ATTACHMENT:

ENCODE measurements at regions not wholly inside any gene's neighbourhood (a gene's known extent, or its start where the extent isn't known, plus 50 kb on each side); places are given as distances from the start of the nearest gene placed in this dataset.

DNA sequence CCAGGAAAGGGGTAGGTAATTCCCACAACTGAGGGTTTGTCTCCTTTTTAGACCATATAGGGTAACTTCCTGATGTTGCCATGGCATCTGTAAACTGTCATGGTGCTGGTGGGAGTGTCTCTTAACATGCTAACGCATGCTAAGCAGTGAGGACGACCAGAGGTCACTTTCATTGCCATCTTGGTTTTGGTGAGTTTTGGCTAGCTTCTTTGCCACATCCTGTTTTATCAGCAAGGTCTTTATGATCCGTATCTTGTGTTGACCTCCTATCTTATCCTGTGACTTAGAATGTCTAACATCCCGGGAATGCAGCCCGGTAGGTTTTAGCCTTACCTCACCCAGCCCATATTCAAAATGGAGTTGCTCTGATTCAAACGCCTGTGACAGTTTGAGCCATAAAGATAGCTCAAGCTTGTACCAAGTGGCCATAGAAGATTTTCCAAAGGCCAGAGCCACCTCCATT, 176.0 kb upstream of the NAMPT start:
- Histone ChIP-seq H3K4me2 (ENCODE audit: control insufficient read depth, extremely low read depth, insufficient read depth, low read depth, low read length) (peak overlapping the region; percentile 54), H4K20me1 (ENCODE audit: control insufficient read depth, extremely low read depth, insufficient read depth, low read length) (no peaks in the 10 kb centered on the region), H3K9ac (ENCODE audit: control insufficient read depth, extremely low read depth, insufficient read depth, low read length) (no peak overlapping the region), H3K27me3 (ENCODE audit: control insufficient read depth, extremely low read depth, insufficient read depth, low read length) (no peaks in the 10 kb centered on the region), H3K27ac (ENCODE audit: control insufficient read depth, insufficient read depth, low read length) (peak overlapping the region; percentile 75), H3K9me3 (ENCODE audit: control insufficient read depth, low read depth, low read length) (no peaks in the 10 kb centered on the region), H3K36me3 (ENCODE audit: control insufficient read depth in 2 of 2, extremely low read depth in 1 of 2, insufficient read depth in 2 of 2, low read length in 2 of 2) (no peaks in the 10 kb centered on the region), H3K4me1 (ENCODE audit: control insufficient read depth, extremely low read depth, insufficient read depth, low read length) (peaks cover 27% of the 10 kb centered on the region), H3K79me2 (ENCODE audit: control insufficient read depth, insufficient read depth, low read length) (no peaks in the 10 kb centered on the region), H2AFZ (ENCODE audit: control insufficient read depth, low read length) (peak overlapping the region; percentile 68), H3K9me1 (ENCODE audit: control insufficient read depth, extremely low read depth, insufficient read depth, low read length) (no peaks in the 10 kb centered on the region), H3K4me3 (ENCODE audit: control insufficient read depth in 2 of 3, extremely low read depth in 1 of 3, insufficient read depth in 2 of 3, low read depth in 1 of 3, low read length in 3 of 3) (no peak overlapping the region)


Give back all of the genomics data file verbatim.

ENCODE measurements at regions not wholly inside any gene's neighbourhood (a gene's known extent, or its start where the extent isn't known, plus 50 kb on each side); places are given as distances from the start of the nearest gene placed in this dataset.

DNA sequence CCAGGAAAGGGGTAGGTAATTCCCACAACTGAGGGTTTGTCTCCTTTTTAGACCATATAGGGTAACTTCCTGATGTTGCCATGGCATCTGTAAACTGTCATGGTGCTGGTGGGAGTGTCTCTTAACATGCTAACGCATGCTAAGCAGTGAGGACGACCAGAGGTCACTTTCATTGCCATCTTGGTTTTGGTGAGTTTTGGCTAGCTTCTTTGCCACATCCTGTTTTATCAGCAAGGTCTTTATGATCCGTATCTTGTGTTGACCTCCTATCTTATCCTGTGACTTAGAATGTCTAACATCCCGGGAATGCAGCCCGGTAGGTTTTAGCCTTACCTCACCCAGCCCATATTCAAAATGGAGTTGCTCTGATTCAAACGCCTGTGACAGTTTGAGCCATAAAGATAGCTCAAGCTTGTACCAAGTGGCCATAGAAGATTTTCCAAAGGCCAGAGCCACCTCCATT, 176.0 kb upstream of the NAMPT start:
- Histone ChIP-seq H3K4me2 (ENCODE audit: control insufficient read depth, extremely low read depth, insufficient read depth, low read depth, low read length) (peak overlapping the region; percentile 54), H4K20me1 (ENCODE audit: control insufficient read depth, extremely low read depth, insufficient read depth, low read length) (no peaks in the 10 kb centered on the region), H3K9ac (ENCODE audit: control insufficient read depth, extremely low read depth, insufficient read depth, low read length) (no peak overlapping the region), H3K27me3 (ENCODE audit: control insufficient read depth, extremely low read depth, insufficient read depth, low read length) (no peaks in the 10 kb centered on the region), H3K27ac (ENCODE audit: control insufficient read depth, insufficient read depth, low read length) (peak overlapping the region; percentile 75), H3K9me3 (ENCODE audit: control insufficient read depth, low read depth, low read length) (no peaks in the 10 kb centered on the region), H3K36me3 (ENCODE audit: control insufficient read depth in 2 of 2, extremely low read depth in 1 of 2, insufficient read depth in 2 of 2, low read length in 2 of 2) (no peaks in the 10 kb centered on the region), H3K4me1 (ENCODE audit: control insufficient read depth, extremely low read depth, insufficient read depth, low read length) (peaks cover 27% of the 10 kb centered on the region), H3K79me2 (ENCODE audit: control insufficient read depth, insufficient read depth, low read length) (no peaks in the 10 kb centered on the region), H2AFZ (ENCODE audit: control insufficient read depth, low read length) (peak overlapping the region; percentile 68), H3K9me1 (ENCODE audit: control insufficient read depth, extremely low read depth, insufficient read depth, low read length) (no peaks in the 10 kb centered on the region), H3K4me3 (ENCODE audit: control insufficient read depth in 2 of 3, extremely low read depth in 1 of 3, insufficient read depth in 2 of 3, low read depth in 1 of 3, low read length in 3 of 3) (no peak overlapping the region)